By Lucy Cao, VI Form
Probing the Semantic Representations of Emotional and Social Concepts in Autism
Autism Spectrum Disorders (ASD) are a set of neurodevelopmental disorders as shown through difficulties in social interaction and communication as well as repetitive behaviors. Symptoms of ASD manifest at an early age and become most prominent between the ages two to three years old. One major area of defect common among ASD individuals is language and communication, especially the ability to comprehend language and make inferences based on social and emotional context. Recent linguistics studies have shown that there is an association between the ability of individuals with autism to attribute mental states (to themselves and others) and verbal skills. It is found that high-functioning ASD individuals have a less coherent representation of emotional experiences and tend to avoid using emotional terminology. The goal of this study was to examine the relationship between social competence and semantic representation of social and emotional concepts. Knowing that lexical co-occurrences are useful measurements of semantic knowledge, participants of this study were asked to rate pairs of verbs in terms of similarity on a scale from 1 to 5, 1 being very similar and 5 being very dissimilar. Data collected from the typically developing (TD) participants indicates that there is a correlation between social competence and accuracy of similarity ratings of verbs containing social and emotional content. The less socially competent, the less accurate the ratings are. Moreover, such a correlation is not present in verbs of no social or emotional content. However, the investigator failed to identify a significant difference in the ASD population’s perception of emotional and social verbs and the control participants’ perception of these verbs due to reasons of methodology.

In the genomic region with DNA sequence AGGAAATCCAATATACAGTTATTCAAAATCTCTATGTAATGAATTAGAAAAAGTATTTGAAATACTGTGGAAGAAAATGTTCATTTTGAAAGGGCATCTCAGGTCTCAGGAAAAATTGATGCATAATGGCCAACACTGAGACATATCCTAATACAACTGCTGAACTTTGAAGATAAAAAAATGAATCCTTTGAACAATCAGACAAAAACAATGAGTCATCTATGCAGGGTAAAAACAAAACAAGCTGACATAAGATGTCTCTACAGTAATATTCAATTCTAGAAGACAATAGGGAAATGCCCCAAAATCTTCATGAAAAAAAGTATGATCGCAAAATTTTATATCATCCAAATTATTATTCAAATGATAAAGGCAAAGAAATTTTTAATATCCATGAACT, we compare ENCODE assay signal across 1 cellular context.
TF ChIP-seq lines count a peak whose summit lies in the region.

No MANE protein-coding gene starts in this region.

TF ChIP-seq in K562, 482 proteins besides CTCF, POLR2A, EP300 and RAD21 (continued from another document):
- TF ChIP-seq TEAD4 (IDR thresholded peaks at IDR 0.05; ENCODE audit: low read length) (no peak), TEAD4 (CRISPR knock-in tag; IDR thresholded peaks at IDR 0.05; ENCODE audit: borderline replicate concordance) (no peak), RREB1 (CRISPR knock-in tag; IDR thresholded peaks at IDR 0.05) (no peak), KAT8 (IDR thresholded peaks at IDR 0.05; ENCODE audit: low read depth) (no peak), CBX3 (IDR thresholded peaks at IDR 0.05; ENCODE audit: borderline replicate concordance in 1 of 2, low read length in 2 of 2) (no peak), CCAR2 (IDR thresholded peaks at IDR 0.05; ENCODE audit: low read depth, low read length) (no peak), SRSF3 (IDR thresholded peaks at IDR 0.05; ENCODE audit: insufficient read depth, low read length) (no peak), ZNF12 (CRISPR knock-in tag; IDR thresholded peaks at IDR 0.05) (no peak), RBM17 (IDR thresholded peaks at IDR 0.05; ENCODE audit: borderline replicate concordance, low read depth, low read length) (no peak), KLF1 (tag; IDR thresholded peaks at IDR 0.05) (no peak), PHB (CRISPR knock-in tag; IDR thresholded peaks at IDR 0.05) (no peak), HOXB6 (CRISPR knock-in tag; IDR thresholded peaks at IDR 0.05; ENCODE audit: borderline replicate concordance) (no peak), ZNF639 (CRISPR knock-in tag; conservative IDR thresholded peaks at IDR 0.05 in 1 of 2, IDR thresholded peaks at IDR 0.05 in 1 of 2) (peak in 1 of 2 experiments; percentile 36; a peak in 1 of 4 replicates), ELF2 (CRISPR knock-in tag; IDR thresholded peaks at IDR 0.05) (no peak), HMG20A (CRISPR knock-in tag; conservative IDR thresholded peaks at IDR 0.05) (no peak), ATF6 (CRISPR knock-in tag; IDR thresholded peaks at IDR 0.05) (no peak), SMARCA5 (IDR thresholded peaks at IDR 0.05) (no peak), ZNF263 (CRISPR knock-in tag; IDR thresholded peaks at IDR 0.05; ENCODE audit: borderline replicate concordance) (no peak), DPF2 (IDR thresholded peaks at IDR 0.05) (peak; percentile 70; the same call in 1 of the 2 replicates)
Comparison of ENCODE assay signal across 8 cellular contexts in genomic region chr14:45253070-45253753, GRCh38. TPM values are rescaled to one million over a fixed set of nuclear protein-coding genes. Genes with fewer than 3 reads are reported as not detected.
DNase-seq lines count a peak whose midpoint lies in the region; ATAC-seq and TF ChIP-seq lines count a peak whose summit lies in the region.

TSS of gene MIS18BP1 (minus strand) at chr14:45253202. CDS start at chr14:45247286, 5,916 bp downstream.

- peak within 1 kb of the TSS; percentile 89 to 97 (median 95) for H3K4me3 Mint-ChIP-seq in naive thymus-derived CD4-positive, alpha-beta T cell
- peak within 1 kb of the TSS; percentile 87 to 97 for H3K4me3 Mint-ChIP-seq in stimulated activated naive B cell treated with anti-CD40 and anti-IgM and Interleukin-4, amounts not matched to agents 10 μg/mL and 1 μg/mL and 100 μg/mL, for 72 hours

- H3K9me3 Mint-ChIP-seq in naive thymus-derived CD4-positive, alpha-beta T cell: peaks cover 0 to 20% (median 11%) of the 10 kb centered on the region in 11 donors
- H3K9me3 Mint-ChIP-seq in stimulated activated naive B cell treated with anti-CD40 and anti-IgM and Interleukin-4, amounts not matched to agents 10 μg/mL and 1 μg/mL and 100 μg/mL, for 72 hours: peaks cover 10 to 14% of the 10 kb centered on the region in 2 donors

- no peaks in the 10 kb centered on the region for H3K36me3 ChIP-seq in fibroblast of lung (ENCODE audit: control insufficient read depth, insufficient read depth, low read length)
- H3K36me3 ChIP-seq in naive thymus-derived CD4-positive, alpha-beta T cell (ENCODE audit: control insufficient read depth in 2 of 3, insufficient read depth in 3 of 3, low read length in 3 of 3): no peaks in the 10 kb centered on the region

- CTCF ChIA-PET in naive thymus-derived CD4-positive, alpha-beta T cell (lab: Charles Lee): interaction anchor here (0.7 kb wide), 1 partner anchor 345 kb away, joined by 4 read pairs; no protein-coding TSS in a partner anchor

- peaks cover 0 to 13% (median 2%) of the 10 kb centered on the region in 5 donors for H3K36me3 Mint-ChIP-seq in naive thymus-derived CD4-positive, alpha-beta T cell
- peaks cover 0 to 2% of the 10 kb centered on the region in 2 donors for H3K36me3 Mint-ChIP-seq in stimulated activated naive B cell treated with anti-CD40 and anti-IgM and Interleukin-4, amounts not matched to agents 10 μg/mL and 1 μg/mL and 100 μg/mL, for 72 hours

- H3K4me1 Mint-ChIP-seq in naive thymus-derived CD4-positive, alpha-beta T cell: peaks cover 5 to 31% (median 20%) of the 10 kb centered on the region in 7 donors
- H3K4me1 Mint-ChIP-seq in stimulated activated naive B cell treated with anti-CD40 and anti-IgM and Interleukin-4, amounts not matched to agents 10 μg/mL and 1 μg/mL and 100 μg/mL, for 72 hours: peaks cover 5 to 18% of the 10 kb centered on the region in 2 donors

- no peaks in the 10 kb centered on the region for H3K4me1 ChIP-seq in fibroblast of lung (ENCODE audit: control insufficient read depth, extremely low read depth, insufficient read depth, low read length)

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Lucy Cao is a VI Former from Shanghai, China. She loves art, music, and philosophy and enjoys traveling with her family.